This week we caught up with the incredibly talented Alexandria Dauley, 

Alexandria Dauley is an inspirational designer. For years Alex worked in jobs that she enjoyed and focussed on being a mother to her daughters. But never really considered a full time career in Interior Design until she decided to go back to design school and train in the discipline. Alex quickly and perspicaciously carved her niche in the industry, offering comprehensive design and building solutions that take a new, fresh approach to existing spaces. This allows her clients to realise the true potential of their home by creating schemes that offer both beauty and practicality.

In 2020, Alex joined forces with Sophie Ashby to launch United In Design, a charitable organisation set up to address the lack of diversity within the Interior industries. Through a series of opportunities such as Apprenticeships, Work Experience, Mentoring and school outreach, they aim to level the playing field and provide equal opportunities for all. Creating an industry representative of all ethnicities.

This year Alex joined Channel 4’s The Great Home Transformation as a Presenter and Interior Designer alongside Emma Willis and Nick Grimshaw. They set about transforming family homes across the country in just three days. The show showcased innovative, sustainable design solutions for families of all shapes and sizes, homeowners and renters, from all walks of life. To prove that happy homes and inspiring interiors don’t happen accidentally. They happen by design.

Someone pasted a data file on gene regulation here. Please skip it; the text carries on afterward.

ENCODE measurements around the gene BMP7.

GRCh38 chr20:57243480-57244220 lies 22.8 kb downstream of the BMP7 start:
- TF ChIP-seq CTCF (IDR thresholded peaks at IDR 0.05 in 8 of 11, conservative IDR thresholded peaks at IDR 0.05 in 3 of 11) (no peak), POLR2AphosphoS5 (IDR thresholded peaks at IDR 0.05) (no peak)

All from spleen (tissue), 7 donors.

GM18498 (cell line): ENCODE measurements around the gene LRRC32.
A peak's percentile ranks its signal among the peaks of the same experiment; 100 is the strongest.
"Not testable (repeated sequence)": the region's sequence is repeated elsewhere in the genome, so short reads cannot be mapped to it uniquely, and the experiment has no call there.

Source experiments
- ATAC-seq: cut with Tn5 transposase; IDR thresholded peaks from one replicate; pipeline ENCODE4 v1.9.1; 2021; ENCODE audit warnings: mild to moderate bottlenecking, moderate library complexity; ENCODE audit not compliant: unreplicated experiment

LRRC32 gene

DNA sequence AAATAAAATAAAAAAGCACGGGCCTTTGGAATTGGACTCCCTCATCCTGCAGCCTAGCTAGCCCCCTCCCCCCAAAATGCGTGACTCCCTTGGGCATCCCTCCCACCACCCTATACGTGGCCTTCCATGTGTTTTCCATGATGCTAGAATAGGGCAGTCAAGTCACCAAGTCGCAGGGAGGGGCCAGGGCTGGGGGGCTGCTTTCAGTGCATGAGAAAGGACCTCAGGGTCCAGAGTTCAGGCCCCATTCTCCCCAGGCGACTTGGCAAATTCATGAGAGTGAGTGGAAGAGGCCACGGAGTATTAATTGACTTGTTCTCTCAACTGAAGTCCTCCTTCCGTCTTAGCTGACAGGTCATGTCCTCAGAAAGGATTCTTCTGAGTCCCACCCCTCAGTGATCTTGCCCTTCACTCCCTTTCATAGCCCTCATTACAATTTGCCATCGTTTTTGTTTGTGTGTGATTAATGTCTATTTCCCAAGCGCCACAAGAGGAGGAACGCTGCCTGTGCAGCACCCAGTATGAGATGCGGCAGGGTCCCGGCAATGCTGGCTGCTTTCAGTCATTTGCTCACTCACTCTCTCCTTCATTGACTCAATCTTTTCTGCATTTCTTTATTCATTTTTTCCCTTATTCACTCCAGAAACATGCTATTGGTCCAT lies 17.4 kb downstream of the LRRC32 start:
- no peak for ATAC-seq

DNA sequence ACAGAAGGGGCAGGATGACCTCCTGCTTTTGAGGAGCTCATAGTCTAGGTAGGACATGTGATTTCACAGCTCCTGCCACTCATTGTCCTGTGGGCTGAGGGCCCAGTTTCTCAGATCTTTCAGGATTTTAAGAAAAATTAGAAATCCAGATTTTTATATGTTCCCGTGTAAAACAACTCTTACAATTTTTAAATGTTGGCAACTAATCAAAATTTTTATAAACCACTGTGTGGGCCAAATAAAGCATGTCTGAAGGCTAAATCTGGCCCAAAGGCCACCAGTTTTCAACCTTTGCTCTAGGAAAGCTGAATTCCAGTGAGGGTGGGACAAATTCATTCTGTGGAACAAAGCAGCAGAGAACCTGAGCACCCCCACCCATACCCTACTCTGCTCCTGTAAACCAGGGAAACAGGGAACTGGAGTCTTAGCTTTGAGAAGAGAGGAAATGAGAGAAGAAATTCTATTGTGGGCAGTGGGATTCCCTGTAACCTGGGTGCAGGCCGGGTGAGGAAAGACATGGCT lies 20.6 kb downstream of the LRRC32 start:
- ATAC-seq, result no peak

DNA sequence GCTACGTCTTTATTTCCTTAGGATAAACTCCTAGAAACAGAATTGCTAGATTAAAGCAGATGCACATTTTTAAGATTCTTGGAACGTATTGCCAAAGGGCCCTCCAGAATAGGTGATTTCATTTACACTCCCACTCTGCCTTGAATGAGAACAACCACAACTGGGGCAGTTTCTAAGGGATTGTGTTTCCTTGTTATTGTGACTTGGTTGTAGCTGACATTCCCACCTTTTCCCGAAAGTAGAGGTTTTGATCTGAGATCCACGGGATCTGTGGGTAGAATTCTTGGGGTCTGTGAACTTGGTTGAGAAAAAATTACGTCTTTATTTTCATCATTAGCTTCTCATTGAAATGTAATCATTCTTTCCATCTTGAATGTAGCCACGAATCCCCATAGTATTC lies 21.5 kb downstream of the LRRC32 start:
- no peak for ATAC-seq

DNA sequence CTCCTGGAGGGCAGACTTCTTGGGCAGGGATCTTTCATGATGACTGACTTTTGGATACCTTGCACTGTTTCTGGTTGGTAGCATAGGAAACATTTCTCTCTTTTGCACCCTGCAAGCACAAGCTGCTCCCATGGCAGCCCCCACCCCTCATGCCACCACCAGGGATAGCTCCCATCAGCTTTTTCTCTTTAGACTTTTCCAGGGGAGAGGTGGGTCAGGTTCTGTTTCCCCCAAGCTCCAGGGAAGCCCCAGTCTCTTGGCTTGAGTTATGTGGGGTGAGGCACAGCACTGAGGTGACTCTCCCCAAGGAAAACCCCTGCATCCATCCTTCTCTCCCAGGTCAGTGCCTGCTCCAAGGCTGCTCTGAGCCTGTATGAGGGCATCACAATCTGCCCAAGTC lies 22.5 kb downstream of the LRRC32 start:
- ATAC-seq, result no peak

So without further ado, let’s dive in to hear more about the path that led Alex to design, how wellbeing is at the forefront of her designs and her incredible charity United In Design.


Tell us a little bit about yourself

I am 39 and originally from Wales but moved to London nearly 20 years ago after I met my now husband. I live in the suburbs of South London with my 2 daughters, Gareth and a couple of cats. I am obsessed with all things homes and property and very rarely watch or read anything that isn’t related to design, much to everyone’s dismay when trying to talk to me about the latest Netflix drama, that I wouldn’t have seen.

Growing up, I had always been quite creative and loved art, but I never really knew what I wanted to do as a career for a long time. For years I worked in jobs that I enjoyed and focussed on being a mother to my girls, but I didn’t consider a full time career in Interior Design until I decided to go back to design school and train in the discipline. 


What inspired you to start your business?

I was working part time at my daughter's school when we renovated our house, and I loved the process so much that I decided I wanted to learn more about Interior Design. I enrolled in an introduction course at KLC School of Design in Chelsea, and that is where it all started and I knew this is what I had always wanted to do. Several courses later, I decided I was too old to start as a junior in a design practice, so I set up my own company with no clients or portfolio, but I had a huge will to succeed, and I knew with hard work and a bit of luck it would all work out.



As well as having your own Interior Design Practice, you are also an Interior Designer on Channel 4’s The Great Home Transformation. What do you love most about your job?

I love the variety that my job offers. No two projects are the same; clients, suppliers and trades are all different, and you are constantly being inspired everywhere you turn. The ability to create and restore homes to their former glory or help a client realise their dream space and solve issues and problems is a huge thrill. I really enjoy working with people, and so much of this job is about relationship building and meeting new people.